Any experimental evidence to suggest PST can enhance performance in general?
there are several studies that has shown to be able to transfer psychological techniques to numerous areas. Weinberg and Gould (2010) suggested that professionals such as Michael phelps and Lance Armstrong, which are elite athletes that has acquired psychological skills (mental skills) has been giving motivational talks to business corporation's employees. They used acronyms such as TEAM (togetherness, esteem, attitude and mental toughness) to promote their own philosophy. It was assumed that these athletic qualities can be transferred to a business setting.
Another assumption was made by Danish, Nellen and Owens (1996) that athletic mental skills are really life skills, so they developed a program called Sports United to Promote Education and Recreation (SUPER). It was a sports-based life skills intervention designed to teach sport and life skills to adolescents. Skills from sport such as goal setting, communication, handling success and failure, performing under pressure, working with a team, reacting to feedback, meeting deadlines and challenges, could be transferred to other aspects of life.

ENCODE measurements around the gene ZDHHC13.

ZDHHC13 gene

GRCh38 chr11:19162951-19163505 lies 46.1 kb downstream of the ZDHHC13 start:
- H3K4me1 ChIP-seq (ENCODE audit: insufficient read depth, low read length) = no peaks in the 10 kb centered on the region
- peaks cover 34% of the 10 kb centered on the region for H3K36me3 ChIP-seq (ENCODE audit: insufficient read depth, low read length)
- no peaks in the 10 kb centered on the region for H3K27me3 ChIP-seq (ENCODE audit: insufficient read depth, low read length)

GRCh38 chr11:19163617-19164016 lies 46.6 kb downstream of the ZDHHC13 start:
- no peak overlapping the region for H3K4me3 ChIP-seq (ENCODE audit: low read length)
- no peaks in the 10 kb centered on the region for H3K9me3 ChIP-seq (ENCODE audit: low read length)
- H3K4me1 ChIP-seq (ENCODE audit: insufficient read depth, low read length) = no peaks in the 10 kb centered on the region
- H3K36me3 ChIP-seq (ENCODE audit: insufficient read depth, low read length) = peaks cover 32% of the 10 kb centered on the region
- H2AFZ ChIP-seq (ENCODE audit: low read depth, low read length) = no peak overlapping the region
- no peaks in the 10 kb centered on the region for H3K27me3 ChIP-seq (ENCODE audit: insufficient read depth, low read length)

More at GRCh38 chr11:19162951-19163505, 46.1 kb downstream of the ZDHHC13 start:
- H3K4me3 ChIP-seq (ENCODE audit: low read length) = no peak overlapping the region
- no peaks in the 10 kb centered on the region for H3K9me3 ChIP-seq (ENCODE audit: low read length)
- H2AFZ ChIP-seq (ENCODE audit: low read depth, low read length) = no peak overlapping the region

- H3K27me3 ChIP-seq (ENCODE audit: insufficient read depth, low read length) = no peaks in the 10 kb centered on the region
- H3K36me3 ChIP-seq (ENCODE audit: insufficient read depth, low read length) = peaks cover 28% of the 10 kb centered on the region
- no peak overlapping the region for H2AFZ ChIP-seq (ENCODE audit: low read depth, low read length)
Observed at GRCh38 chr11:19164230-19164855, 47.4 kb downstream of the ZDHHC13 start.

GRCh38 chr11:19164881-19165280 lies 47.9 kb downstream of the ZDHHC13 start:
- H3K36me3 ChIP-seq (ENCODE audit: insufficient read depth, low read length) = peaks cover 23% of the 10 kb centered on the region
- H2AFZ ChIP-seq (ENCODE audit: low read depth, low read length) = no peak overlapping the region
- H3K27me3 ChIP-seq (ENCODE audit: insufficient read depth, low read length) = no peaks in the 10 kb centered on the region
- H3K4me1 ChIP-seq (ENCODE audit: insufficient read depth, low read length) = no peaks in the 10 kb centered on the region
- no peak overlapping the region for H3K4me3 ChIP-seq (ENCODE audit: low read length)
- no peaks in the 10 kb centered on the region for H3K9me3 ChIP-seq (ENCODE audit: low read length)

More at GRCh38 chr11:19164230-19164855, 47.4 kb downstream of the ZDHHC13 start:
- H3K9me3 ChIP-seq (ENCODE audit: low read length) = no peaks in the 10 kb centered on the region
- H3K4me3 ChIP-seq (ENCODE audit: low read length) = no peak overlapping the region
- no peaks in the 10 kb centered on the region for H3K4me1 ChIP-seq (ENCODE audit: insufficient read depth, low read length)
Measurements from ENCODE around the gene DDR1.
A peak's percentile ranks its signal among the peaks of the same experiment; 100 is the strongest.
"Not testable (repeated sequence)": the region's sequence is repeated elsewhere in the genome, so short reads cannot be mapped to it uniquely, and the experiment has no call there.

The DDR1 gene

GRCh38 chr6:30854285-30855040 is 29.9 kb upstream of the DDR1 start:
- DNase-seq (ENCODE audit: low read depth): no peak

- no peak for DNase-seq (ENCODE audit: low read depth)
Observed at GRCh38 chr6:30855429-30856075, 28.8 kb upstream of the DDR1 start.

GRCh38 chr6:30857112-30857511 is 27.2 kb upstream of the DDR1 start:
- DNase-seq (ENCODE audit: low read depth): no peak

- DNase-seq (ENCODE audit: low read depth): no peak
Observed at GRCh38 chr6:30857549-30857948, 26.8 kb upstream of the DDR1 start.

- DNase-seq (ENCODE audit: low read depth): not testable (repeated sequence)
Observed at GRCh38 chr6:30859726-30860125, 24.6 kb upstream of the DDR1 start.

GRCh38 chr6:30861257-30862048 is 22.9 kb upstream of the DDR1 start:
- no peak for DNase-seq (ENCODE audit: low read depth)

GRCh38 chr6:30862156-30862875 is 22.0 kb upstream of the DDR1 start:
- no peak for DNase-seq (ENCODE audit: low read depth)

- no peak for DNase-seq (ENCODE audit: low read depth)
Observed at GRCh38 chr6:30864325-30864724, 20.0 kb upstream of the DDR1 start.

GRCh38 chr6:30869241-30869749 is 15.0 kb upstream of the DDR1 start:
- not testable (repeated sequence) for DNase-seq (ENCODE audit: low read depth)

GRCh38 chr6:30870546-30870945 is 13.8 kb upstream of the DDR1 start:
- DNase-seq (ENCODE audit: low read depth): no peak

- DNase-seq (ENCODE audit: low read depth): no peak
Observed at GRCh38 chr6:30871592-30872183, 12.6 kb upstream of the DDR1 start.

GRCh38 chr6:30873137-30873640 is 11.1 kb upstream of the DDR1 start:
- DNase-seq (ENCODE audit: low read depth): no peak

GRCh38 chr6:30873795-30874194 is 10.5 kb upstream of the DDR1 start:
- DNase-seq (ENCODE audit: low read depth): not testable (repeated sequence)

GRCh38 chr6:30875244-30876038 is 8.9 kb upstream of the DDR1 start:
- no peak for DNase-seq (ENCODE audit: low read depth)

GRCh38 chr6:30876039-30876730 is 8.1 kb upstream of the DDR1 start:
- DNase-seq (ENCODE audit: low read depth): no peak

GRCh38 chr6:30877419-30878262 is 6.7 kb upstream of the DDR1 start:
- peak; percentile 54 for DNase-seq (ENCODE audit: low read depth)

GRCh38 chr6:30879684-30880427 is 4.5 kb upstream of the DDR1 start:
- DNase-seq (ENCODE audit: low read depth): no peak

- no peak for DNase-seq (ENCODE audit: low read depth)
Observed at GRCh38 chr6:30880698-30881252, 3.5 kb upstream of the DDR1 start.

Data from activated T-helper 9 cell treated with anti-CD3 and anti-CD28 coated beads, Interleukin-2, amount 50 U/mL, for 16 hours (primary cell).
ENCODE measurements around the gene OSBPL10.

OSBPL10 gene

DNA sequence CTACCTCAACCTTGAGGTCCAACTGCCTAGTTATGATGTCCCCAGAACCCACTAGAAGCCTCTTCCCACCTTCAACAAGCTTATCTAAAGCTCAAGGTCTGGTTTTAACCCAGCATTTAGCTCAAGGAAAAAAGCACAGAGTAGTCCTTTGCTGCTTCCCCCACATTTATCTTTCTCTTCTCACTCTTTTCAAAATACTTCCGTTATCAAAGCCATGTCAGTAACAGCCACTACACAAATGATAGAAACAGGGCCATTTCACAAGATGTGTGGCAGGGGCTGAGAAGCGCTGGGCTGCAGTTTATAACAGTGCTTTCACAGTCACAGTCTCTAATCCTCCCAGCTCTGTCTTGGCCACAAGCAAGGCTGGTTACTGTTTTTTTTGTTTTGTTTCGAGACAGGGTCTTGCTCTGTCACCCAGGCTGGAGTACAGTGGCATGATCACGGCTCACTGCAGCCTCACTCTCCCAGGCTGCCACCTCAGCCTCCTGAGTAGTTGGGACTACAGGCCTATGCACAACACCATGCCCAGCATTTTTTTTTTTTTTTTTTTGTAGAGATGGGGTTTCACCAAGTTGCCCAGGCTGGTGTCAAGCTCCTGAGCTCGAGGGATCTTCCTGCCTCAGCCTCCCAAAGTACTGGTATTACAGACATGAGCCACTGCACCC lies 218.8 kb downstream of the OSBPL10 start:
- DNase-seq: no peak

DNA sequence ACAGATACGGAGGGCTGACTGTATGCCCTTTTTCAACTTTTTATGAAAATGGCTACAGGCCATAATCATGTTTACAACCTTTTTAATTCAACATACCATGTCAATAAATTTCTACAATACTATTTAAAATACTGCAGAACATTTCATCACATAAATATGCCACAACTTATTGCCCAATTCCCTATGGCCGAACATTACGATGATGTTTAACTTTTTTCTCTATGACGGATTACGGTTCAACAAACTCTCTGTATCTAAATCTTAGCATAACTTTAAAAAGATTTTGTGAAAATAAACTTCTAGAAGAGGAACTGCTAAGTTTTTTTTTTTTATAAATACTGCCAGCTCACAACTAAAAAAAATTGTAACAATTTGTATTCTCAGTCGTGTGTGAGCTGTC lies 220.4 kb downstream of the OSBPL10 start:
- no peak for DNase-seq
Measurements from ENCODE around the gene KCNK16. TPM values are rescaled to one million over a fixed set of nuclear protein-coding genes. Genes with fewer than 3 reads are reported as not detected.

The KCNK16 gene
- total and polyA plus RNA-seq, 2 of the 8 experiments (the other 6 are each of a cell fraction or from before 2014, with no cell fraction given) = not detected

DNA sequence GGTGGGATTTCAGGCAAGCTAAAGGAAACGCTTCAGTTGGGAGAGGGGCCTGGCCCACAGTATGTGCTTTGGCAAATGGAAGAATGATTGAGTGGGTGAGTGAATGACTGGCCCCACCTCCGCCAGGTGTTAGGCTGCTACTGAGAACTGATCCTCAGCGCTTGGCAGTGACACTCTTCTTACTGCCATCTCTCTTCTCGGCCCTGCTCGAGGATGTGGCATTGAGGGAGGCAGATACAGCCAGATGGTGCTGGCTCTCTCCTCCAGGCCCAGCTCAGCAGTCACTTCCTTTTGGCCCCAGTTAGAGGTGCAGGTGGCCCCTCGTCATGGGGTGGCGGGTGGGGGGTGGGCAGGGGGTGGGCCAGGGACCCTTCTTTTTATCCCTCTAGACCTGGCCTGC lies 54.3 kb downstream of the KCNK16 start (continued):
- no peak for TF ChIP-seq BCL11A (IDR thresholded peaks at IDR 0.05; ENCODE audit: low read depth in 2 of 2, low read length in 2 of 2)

Andersen (2000) suggested that besides business, psychological skills can be applied to a variety of outside areas with concerns with things like coping with injures, transition out of sport and personal issues.
Examples of PST techniques used for performance enhancement outside of sport:
A physical educator might use relaxation training to teach a hyperactive child to learn to calm down.
Any experimental evidence to suggest PST can enhance performance in academic performance? No!
Any experimental evidence to suggest PST can enhance performance in student engagement performance? No!
Aim & Hypothesis? The aim of the current student is to explore whether there is a relation between the psychological skills of university students, student engagement and academic performance. It is hypothesized that
There is a positive correlation between psychological skills and student engagement.
There is a positive correlation between psychological skills and academic performance.
There is a positive correlation between student engagement and academic performance.